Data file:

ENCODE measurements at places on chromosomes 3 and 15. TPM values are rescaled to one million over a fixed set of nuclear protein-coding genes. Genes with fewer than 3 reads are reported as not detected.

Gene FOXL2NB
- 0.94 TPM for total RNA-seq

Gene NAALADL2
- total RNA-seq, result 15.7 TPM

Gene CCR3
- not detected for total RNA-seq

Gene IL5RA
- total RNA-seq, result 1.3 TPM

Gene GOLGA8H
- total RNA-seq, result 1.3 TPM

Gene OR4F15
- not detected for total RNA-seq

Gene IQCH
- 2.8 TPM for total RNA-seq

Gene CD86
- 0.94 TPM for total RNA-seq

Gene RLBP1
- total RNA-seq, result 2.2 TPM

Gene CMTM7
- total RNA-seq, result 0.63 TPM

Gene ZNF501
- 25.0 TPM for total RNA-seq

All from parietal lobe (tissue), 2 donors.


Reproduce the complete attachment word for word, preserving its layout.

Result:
ENCODE measurements at places on chromosomes 3 and 15. TPM values are rescaled to one million over a fixed set of nuclear protein-coding genes. Genes with fewer than 3 reads are reported as not detected.

Gene FOXL2NB
- 0.94 TPM for total RNA-seq

Gene NAALADL2
- total RNA-seq, result 15.7 TPM

Gene CCR3
- not detected for total RNA-seq

Gene IL5RA
- total RNA-seq, result 1.3 TPM

Gene GOLGA8H
- total RNA-seq, result 1.3 TPM

Gene OR4F15
- not detected for total RNA-seq

Gene IQCH
- 2.8 TPM for total RNA-seq

Gene CD86
- 0.94 TPM for total RNA-seq

Gene RLBP1
- total RNA-seq, result 2.2 TPM

Gene CMTM7
- total RNA-seq, result 0.63 TPM

Gene ZNF501
- 25.0 TPM for total RNA-seq

All from parietal lobe (tissue), 2 donors.